PRESENCE of foreign-trained terrorists in some parts of the Southern Philippines who have allied themselves with the Abu Sayyaf Group and other lawless elements in the region remains a major headache of the government prompting security officials to call for an all-out public support in identifying and arresting these targets and their supporters.
The PNP headed by its Officer-in-Charge, Lieutenant General Archie Francisco F. Gamboa, has been continuously calling on the citizenry to maintain its vigilance and to immediately report the presence of suspicious persons, activities and unattended packages and bags in public places to the nearest police station. Tips provided by concerned citizens in the past particularly in Metro Manila and Mindanao have resulted in the foiling of bomb plots and other criminal activities.
Apart from Malaysian Dr. Azahari Husin who was known to be the first foreign terrorist to influence Southern Philippines-based terror groups and Indonesian Fathur Rohman Al-Ghozi, another foreign terrorist who gained notoriety in the country is Zulkifli Bin Hir alias ‘Marwan,’ also a Malaysian who became the leader of the JI cell in Southeast Asia,
All three are now dead, slain in shootouts with policemen who acted on tips from a vigilant citizenry or from informants who were lured by huge reward money offered for the capture ‘dead or alive’ of the notorious terrorists.
Husin was killed in a shootout with Indonesian policemen on November 9, 2005 while Al-Ghozi was gunned down by Philippine National Police agents in a gunbattle in Pigkawayan, Cotabato on October 12, 2003.
On the other hand, Marwan was the main target of a top secret PNP Special Action Force operation in Mamasapano, Maguindanao on January 25, 2015 which led in the killing of the famous SAF 44.
Officials had discovered that while hiding in former sanctuaries of the Moro Islamic Liberation Front and Bangsamoro Islamic Freedom Fighters in Central Mindanao, the most wanted terrorist was said to have developed an alliance with Basilan-based Abu Sayyaf leader Isnilon Hapilon, one of the leaders of the infamous Marawi City siege who was killed by security forces on October 16, 2017.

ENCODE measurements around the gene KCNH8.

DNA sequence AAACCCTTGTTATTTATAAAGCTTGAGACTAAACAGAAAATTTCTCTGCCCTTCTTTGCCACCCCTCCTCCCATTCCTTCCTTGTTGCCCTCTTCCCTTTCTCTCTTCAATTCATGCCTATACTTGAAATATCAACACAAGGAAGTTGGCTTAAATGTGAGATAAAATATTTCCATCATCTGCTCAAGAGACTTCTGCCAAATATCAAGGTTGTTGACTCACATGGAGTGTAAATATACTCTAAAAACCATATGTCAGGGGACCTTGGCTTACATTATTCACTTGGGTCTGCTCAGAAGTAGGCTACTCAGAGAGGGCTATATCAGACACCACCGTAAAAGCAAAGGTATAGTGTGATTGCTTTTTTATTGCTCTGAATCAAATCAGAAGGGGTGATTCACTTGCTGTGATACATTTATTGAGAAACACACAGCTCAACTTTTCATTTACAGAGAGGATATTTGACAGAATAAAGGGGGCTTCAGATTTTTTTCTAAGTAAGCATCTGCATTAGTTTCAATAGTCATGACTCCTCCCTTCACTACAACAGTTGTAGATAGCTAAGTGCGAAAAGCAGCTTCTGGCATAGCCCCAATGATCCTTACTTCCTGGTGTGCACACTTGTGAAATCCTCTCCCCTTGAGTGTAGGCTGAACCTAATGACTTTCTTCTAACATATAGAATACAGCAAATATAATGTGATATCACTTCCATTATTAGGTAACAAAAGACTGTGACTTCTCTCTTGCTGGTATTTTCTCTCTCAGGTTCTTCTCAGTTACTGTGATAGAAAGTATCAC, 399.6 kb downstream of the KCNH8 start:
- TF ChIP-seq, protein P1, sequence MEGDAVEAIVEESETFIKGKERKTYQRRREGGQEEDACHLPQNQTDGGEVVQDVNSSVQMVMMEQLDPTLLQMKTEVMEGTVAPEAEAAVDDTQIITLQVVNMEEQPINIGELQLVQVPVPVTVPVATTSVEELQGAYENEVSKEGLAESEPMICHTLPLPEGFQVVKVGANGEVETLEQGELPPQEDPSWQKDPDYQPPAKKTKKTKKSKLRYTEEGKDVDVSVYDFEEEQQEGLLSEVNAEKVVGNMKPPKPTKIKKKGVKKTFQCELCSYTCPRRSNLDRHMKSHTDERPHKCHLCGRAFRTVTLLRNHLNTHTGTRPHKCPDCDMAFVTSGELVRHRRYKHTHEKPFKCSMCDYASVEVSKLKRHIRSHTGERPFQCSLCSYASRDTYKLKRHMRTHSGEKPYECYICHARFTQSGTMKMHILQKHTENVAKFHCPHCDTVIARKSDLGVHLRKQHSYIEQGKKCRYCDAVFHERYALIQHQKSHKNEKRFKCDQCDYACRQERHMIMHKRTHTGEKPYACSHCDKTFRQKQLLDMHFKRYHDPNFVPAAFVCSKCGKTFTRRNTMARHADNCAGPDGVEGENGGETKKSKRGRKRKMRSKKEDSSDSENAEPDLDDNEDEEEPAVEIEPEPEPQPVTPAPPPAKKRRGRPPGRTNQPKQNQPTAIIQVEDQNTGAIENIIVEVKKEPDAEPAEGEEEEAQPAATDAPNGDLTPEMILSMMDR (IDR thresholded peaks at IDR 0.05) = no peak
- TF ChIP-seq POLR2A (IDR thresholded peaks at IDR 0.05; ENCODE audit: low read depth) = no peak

Following the death of Hapilon, two men: Furuji Indama and Hatib Hajan Sawadjaan took over as the Abu Sayyaf chiefs respectively in Basilan and Sulu, and were monitored to have masterminded several deadly ‘suicide bombing’ missions in Mindanao.
Suicide bombings have become a phenomenon nowadays and is believed to be the result of an increasing radicalization.
Records showed on May 14, 2018, a couple led their four children on a suicide mission in Surabaya, Indonesia where they attacked three churches killing all six of them and 12 other innocent victims.
In Mindanao, a ‘suicide bombing’ at the Jolo Cathedral in Sulu last January 27 killed 24 and wounded 94 others. Terror groups like the BIFF, Ansarul Khilafa Philippines and Daulah Islamiyah have also been blamed for majority of IED attacks in Central Mindanao this year which killed six and wounded 73 others.
The terrorists have used radio-controlled IEDs or those with time-delay igniters to carry out the attacks.
In Western Mindanao, the Abu Sayyaf is known to have used vehicle and person-borne IEDs to hit targets, using command wire and time-delay IEDs.
From October 2018 to date, a total of 165 IED-related incidents have been monitored in Mindanao, 110 of which are IED recoveries while 55 are actual IED bombings with command wire as the main mode of initiation.
According to Philippine Bomb Data Center head, Lieutenant Colonel Hansel M. Marantan, the threats posed by IEDs will continue to evolve, necessitating much drastic action of the government to arrest the threat with the help of the public.
Marantan said that the international community and the government in particular must be ready to address five emerging threats from the Islamic State: the so-called ‘lone wolf,’ the presence or aerial drone IEDs, sea-drone IEDs, animal-borne IEDs and CBRNE attacks.